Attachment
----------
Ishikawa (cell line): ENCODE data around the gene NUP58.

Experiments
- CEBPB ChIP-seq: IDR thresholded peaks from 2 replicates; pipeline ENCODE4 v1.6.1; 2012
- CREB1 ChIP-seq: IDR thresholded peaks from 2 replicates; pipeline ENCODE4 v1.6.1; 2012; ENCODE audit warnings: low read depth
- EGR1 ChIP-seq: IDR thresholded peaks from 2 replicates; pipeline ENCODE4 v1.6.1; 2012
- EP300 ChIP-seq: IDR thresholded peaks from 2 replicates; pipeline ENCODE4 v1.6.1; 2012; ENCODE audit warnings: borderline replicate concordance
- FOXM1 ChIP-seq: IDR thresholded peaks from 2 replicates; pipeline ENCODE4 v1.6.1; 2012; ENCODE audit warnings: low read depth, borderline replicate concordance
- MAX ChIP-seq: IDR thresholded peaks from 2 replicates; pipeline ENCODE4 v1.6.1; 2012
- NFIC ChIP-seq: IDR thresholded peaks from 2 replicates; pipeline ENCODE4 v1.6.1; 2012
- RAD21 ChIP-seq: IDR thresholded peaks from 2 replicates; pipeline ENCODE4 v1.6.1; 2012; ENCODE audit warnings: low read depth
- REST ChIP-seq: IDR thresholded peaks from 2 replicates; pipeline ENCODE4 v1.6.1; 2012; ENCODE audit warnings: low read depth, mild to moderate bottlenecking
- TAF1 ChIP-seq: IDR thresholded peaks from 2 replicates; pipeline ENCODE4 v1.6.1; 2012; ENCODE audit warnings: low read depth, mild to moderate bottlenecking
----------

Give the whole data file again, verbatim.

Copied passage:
Ishikawa (cell line): ENCODE data around the gene NUP58.

Experiments
- CEBPB ChIP-seq: IDR thresholded peaks from 2 replicates; pipeline ENCODE4 v1.6.1; 2012
- CREB1 ChIP-seq: IDR thresholded peaks from 2 replicates; pipeline ENCODE4 v1.6.1; 2012; ENCODE audit warnings: low read depth
- EGR1 ChIP-seq: IDR thresholded peaks from 2 replicates; pipeline ENCODE4 v1.6.1; 2012
- EP300 ChIP-seq: IDR thresholded peaks from 2 replicates; pipeline ENCODE4 v1.6.1; 2012; ENCODE audit warnings: borderline replicate concordance
- FOXM1 ChIP-seq: IDR thresholded peaks from 2 replicates; pipeline ENCODE4 v1.6.1; 2012; ENCODE audit warnings: low read depth, borderline replicate concordance
- MAX ChIP-seq: IDR thresholded peaks from 2 replicates; pipeline ENCODE4 v1.6.1; 2012
- NFIC ChIP-seq: IDR thresholded peaks from 2 replicates; pipeline ENCODE4 v1.6.1; 2012
- RAD21 ChIP-seq: IDR thresholded peaks from 2 replicates; pipeline ENCODE4 v1.6.1; 2012; ENCODE audit warnings: low read depth
- REST ChIP-seq: IDR thresholded peaks from 2 replicates; pipeline ENCODE4 v1.6.1; 2012; ENCODE audit warnings: low read depth, mild to moderate bottlenecking
- TAF1 ChIP-seq: IDR thresholded peaks from 2 replicates; pipeline ENCODE4 v1.6.1; 2012; ENCODE audit warnings: low read depth, mild to moderate bottlenecking